At the end of May in Mozambique’s capital city of Maputo, the International Monetary Fund (IMF) and government of Mozambique hosted a two-day conference involving leaders from a broad spectrum of government, non-governmental organizations, and the private sector, with attendees hailing from across the continent and globe. The theme of the conference — “Africa Rising” — sought to highlight the continent’s economic growth since a similar conference occurred five years ago in Tanzania during the shadow of the global financial crisis. The issues discussed during the Africa Rising conference provide insights into how global leaders — particularly at the IMF — view the continent’s economic strengths and weaknesses, as well as the key data points that help to inform their perspective.
In her keynote address at the conference, the IMF’s Managing Director, Christine Lagarde, observed that more than two-thirds of sub-Saharan African countries had achieved a decade or more of interrupted growth, a noteworthy feat given the backdrop of the 2008 global financial crisis. Ms. Lagarde also emphasized the continent’s increasing appeal as an “investment destination,” adding that in 2014, Africa expects to benefit from more than $80 billion in investment across its emerging and developed economies. Playing off the “Asian tiger” theme that emerged in the 1990s to describe the rapidly expanding economies in South Korea, Singapore, Hong Kong, and Taiwan, Ms. Lagarde characterized Kenya, Uganda, and Botswana as “Africa’s lions.”
Ms. Lagarde contrasted this core evidence of growth with potential hurdles, both near- and long- term. After noting that the continent still has an “unacceptably high” poverty rate of 45%, Ms. Lagarde identified three near-term hurdles to continued economic growth in Africa: “ slower growth in advanced economies . . . ;  lower prices for some commodity prices; and (3) tightening external financial conditions and potentially increased market volatility as monetary policy is normalized.” These three areas confirm that Africa is inextricably linked to the broader, global economy, and to issues such as Europe’s continued slow economic growth and the Federal Reserve’s treatment of interest rates.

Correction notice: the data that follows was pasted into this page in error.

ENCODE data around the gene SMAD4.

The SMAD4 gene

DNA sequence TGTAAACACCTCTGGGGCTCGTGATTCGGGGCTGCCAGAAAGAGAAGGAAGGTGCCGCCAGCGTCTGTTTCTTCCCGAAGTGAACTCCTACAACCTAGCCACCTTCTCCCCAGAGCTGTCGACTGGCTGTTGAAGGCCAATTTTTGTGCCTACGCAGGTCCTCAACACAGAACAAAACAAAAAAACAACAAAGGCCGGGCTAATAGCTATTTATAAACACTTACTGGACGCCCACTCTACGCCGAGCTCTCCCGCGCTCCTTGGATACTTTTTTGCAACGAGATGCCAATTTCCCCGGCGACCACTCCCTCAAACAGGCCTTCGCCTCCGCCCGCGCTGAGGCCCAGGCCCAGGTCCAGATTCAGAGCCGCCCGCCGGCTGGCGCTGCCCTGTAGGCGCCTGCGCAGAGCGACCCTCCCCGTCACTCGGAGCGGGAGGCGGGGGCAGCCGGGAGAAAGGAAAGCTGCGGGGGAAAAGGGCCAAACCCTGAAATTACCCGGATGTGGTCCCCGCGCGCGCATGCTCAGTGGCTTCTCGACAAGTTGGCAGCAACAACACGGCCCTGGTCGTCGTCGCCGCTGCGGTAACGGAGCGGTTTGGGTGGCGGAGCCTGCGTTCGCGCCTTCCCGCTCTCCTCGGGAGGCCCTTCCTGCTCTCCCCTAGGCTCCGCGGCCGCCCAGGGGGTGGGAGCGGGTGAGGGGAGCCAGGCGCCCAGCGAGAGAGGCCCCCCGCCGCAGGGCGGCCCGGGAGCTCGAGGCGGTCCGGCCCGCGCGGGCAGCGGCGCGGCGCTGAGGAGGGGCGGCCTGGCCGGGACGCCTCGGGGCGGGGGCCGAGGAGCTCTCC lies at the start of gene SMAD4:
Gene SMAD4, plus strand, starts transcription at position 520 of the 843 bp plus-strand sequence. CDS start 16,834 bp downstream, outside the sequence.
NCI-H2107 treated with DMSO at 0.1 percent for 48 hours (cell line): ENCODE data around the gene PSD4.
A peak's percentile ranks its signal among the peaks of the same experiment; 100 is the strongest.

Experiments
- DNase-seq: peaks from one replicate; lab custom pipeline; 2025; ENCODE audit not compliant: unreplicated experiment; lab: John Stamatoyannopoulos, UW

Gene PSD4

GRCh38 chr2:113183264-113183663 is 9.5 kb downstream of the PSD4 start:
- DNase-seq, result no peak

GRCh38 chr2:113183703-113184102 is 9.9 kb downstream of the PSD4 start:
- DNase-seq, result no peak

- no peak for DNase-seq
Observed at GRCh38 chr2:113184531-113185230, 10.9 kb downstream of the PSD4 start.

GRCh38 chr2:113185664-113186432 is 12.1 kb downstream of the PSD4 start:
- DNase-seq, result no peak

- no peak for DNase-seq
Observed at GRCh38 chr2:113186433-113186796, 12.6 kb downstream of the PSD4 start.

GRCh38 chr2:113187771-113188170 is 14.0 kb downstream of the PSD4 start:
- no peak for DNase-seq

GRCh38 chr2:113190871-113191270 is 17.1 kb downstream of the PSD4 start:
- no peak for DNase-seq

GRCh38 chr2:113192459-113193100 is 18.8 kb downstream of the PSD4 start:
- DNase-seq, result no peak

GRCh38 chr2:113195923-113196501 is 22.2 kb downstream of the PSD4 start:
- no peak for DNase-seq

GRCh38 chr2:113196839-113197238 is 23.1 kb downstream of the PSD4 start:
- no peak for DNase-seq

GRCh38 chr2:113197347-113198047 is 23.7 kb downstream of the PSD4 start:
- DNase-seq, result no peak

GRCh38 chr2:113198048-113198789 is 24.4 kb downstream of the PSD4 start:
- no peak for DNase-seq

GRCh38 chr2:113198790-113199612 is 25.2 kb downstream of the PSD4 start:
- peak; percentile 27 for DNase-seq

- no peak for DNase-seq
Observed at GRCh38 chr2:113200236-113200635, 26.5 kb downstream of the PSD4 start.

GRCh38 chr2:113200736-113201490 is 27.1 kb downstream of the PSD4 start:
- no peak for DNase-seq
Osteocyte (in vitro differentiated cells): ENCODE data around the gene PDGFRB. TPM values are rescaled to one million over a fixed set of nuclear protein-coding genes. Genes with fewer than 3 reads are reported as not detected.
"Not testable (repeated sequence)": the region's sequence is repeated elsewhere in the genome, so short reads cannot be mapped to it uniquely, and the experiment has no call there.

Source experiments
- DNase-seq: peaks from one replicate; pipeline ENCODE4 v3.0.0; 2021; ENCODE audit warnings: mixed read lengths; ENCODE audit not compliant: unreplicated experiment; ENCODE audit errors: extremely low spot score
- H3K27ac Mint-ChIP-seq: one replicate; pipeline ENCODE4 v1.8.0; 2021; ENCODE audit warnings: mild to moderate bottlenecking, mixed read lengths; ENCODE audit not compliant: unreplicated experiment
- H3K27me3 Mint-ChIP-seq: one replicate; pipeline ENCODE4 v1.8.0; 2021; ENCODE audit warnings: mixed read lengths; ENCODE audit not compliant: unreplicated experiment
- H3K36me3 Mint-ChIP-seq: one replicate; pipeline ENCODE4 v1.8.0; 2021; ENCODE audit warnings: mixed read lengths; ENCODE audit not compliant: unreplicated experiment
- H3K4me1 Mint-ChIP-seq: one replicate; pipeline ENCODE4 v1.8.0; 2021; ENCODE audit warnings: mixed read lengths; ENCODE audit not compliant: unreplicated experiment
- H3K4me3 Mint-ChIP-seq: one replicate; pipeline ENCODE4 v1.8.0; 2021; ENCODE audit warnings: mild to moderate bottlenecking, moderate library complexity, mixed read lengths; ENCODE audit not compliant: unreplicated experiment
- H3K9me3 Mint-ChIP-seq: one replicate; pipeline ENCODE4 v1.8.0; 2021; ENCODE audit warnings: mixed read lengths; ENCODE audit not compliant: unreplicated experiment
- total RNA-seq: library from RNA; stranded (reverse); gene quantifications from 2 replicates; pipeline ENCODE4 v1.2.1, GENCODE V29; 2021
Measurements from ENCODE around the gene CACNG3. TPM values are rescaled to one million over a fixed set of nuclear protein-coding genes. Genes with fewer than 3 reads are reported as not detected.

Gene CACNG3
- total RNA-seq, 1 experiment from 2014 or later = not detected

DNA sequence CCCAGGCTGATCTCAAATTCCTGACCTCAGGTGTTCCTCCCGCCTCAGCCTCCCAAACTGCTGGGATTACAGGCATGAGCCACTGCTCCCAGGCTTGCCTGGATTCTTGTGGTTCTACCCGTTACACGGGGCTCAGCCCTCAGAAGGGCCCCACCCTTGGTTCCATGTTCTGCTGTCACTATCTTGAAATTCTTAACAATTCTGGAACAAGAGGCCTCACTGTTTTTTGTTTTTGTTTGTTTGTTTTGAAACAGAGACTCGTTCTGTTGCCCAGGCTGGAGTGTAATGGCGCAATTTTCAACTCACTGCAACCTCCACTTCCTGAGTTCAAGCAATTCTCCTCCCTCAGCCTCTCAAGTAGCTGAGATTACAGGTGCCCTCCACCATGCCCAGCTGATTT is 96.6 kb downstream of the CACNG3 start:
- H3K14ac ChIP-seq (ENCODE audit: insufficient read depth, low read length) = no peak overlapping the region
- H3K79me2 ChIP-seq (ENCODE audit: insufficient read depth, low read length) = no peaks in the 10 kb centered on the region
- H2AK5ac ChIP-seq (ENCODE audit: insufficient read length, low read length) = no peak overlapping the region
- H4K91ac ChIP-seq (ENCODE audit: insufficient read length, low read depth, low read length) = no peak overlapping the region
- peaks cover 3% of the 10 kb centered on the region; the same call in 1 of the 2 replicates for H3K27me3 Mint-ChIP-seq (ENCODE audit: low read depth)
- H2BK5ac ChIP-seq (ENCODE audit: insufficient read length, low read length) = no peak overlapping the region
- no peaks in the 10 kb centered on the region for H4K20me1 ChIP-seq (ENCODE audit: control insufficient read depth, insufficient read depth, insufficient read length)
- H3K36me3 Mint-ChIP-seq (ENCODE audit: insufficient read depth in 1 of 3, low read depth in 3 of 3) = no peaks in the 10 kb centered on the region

With respect to the longer-term challenges to economic growth, Ms. Lagarde pointed to three core areas: demographic, technological, and environmental. Of these, the data underlying Africa’s demography are most striking — by 2040, Africa is projected to have the world’s largest labor force (one billion), which will be “more than India and China combined.” This enormous pool of human capital has the potential to serve as an engine for economic growth — with Ms. Lagarde later citing a study that a one percentage point increase in the working age population can boost GDP growth by 0.5 percentage points — or civil unrest.
Finally, Ms. Lagarde identified three opportunities for maintaining and creating economic growth. First, she pointed to the need to build Africa’s infrastructure, and particularly its “energy, roads, and technology grids.” The following examples illustrated her point: Africa’s economy has grown significantly over the past decade (an overall rate of 5.5% since 2009), but its per capita output of energy has failed to keep pace (remaining flat); and less than 20% of the continent’s roads are paved, as compared to almost 60% in Asia. Ms. Lagarde identified a number of countries that are devoting resources to infrastructure — including energy investments in Mozambique and Ethiopia, for example — but noted that the region required total yearly infrastructure investment of $93 billion. Second, Ms. Lagarde called for a continued commitment to building Africa’s institutions — namely, “governance, transparency, and sound economic frameworks.” She framed her discussion on this point around the mining sector and the fact that Africa is home to 30% of the world’s mineral reserve. Ms. Lagarde sounded a familiar theme when she observed that this natural wealth offered an “unparalleled opportunity for economic growth and development,” but too often had been captured by the few instead of benefitting the many. And third, Ms. Lagarde reframed the long-term demographic challenges by stressing the need to build the continent’s people, and particularly its women. Here, the intersection of data and broader trends in development was noteworthy — Ms. Lagarde explained that less than one-fifth of Africans work in the “formal sector,” but that technological advances were improving opportunities to do so. In Kenya, for example, more than 75% of the population currently has access to financial services due to the prevalence of mobile banking using the country’s broad cell phone network.
The next five years will determine whether the Africa Rising theme from this year’s conference sticks or if intervening events dictate a new moniker.